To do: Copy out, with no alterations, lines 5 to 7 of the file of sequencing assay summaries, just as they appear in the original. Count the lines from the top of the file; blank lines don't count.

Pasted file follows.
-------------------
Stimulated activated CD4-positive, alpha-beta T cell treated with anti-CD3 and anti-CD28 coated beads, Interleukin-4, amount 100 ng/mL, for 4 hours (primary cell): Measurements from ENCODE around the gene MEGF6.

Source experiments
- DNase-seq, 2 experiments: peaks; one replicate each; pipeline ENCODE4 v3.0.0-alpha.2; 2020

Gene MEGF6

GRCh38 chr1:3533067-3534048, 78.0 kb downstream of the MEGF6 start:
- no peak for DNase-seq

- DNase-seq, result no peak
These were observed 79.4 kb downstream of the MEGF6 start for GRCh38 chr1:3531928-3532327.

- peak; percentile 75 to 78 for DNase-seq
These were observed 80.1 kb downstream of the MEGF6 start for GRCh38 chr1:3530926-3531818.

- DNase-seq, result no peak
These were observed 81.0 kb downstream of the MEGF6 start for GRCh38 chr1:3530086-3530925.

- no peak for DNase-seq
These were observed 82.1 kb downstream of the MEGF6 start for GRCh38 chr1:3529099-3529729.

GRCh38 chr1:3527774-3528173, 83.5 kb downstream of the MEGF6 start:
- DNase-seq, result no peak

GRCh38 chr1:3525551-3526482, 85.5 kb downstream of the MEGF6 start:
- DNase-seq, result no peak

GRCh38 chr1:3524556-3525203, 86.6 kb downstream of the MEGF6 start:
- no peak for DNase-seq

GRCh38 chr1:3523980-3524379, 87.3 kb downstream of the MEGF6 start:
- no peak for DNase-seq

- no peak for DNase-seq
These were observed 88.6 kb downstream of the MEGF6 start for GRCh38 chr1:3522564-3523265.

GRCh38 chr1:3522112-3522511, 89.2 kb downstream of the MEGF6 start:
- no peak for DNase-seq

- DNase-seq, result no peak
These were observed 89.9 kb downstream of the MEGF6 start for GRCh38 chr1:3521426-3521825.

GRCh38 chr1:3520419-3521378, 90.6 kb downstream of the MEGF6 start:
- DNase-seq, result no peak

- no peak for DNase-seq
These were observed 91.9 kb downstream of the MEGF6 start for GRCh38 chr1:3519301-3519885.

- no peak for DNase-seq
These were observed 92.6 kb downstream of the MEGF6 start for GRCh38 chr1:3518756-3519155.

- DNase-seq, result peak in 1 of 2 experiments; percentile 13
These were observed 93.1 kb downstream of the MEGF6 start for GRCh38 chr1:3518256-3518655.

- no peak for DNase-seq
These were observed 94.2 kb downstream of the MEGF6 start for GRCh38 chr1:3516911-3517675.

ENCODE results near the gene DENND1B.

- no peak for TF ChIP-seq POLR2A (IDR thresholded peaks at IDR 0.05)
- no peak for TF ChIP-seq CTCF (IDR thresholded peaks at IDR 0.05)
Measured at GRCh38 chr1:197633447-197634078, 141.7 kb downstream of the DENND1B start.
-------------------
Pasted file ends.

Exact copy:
GRCh38 chr1:3533067-3534048, 78.0 kb downstream of the MEGF6 start:
- no peak for DNase-seq

- DNase-seq, result no peak